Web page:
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Sen. Tim Scott. Photo: Andrew Harnik - Pool/Getty Images

Republican lawmakers are weighing in on President Trump's decision to tear gas and physically clear peaceful protesters from outside the White House on Monday in order to stand in front of the historic St. John's Episcopal Church for a photo.

The state of play: While some Republicans are backing the president's actions and condemning protesters, others have criticized the decision and called for improvement.

What they're saying: Sen. Tim Scott (R-S.C.), the only black Republican in the Senate, said sternly on Tuesday, "If your question is, 'Should you use tear gas to clear a path so the president can go have a photo op,' the answer is no."

  • Sen. Ben Sasse (R-Neb.) in a statement: "There is no right to riot, no right to destroy others’ property, and no right to throw rocks at police. But there is a fundamental — a Constitutional — right to protest, and I’m against clearing out a peaceful protest for a photo op that treats the Word of God as a political prop."
  • Sen. Rick Scott (R-Fla.), when asked by NBC if Trump could do better: "We all could."
  • Sen. Josh Hawley (R-Mo.) told NBC that he's seen "conflicting reports" on what happened outside the White House.
  • Senate Majority Leader Mitch McConnell (R-Ky.) said of Trump's actions: "I’m not going to critique other people’s performances."
  • Sen. Lisa Murkowski (R-Alaska) said she does "not believe that that the tone coming from the president right now is helping. It's not helping me as a leader."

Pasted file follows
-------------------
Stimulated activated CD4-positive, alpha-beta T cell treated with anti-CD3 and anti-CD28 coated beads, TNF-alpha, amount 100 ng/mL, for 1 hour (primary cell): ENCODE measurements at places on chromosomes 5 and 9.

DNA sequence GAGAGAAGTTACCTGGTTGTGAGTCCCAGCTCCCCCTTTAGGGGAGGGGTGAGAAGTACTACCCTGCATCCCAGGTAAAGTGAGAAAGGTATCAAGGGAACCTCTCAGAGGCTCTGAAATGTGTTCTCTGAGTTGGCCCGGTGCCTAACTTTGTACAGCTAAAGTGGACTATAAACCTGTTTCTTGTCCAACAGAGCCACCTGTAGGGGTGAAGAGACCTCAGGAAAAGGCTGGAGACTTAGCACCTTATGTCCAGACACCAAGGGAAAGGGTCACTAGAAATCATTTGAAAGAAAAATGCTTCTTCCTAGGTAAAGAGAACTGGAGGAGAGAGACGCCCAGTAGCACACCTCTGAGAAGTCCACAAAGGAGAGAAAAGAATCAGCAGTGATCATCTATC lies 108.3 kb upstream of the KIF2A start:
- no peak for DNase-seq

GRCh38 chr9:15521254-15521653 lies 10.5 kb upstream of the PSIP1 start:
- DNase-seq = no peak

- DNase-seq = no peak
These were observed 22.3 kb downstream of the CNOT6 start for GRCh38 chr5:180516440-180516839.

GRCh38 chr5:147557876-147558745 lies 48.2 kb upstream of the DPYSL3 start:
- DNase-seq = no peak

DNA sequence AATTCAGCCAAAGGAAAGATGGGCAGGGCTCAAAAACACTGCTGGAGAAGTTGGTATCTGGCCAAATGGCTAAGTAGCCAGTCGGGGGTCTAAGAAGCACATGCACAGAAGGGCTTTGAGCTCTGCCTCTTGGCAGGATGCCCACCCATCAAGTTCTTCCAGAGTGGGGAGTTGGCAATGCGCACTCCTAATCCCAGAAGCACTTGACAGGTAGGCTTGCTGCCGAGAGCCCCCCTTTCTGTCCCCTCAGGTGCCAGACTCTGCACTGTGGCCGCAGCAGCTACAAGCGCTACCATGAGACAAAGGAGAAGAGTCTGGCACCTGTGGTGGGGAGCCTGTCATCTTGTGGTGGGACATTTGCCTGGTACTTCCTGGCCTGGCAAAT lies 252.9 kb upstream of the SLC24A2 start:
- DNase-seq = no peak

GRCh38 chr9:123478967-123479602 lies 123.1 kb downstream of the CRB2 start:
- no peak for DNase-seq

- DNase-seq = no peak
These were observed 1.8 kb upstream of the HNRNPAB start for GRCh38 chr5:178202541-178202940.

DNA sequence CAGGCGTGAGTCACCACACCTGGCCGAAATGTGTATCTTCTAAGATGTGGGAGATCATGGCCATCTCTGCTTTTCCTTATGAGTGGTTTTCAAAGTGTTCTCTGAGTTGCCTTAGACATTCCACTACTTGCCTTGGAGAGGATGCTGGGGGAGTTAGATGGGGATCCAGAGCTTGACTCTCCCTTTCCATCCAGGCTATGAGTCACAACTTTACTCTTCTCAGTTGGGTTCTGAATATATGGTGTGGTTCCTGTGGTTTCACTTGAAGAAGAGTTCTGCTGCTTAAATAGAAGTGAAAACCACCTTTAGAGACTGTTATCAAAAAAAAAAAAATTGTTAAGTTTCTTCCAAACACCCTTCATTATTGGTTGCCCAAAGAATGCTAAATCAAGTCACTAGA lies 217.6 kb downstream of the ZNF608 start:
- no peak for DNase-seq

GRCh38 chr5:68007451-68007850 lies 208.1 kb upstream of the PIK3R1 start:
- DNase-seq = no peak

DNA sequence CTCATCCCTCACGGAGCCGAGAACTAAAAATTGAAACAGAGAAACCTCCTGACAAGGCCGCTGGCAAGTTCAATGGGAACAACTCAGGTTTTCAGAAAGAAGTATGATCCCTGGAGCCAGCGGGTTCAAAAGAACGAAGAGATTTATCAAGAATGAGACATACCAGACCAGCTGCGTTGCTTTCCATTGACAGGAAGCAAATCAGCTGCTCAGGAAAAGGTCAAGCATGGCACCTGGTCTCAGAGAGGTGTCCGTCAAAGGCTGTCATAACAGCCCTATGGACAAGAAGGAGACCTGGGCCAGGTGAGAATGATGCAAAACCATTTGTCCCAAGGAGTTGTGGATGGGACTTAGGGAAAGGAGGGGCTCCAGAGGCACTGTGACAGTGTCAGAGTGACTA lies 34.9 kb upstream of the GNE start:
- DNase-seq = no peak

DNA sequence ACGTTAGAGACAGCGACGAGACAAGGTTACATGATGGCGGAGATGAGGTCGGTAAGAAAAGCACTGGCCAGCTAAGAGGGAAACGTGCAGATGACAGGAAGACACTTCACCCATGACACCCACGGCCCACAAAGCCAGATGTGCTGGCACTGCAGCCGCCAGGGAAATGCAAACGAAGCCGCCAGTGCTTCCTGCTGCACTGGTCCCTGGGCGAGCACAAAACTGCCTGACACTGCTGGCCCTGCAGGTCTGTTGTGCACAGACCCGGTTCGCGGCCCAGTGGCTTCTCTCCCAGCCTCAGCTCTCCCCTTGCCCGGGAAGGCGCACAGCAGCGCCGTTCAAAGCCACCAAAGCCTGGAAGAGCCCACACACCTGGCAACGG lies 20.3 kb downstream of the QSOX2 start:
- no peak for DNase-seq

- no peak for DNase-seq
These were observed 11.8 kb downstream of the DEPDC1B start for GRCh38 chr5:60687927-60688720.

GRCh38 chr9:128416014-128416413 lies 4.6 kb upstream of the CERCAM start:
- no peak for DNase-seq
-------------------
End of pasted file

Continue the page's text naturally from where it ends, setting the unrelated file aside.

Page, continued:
• Sen. John Thune (R-S.D.) when asked if the president is projecting calm right now: "I hope so. He has moments. But, you know, I mean, as you know, it lasts generally as long as the next tweet."

But some lawmakers commended Trump's actions, while others claimed to have not followed the event.

  • Sen. Ted Cruz (R-Texas) when asked by NBC if he believes abuse of power occurred yesterday, stated, "By the protesters, yes. The violence"
  • Sen. Steve Daines (R-Mont.) said he was "grateful for the president’s leadership."
  • Sen. Mitt Romney (R-Utah): "I didn’t watch it closely enough to know."
  • Sen. Ron Johnson (R-Wis.) said he "didn’t really see it."
  • Sen. Bill Cassidy (R-La.): "I didn’t follow, I’m sorry."

Go deeper

Biden calls for charges against officers in Breonna Taylor, Jacob Blake shootings

Joe Biden said at an event in Wilmington, Del., on Wednesday that the police officers in Jacob Blake's shooting and Breonna Taylor's murder "need to be charged," and called for an investigation into the individual who shot and killed a Trump supporter in Portland last weekend.

Driving the news: Biden was asked about these situations after delivering remarks about how to open school safely in light of the coronavirus pandemic. It comes during a week in which he's been out on the trail countering Trump's attacks about violence and unrest in America.

Federal Reserve scales back expectations for economic recovery as Delta variant weighs

Fed chair Jerome Powell during a congressional hearing last year. (Photo: Stefani Reynolds/Bloomberg via Getty Images)

The Fed downgraded near-term expectations for the economy and the labor market, alongside hotter-than-expected inflation, in new estimates out on Wednesday.

Why it matters: It's the first time those closely-watched estimates reflect impact from the delta variant that's already rattled the labor market.

Bipartisan police reform negotiations end without deal

Rep. Karen Bass (D-Calif.) with Sens. Tim Scott (R-S.C.) and Cory Booker (D-N.J.) in the Capitol in May 2021. Photo: Drew Angerer/Getty Images

Bipartisan talks on reforming police tactics and accountability, prompted by George Floyd's murder in May 2020, have ended without a compromise, Sen. Cory Booker (D-N.J.), a key negotiator, said Wednesday.

Why it matters: Lawmakers, led by Rep. Karen Bass (D-Calif.) and Sens. Tim Scott (R-S.C.) and Booker, had been working toward a bipartisan deal for months but they fell apart due to disagreements on qualified immunity and other issues.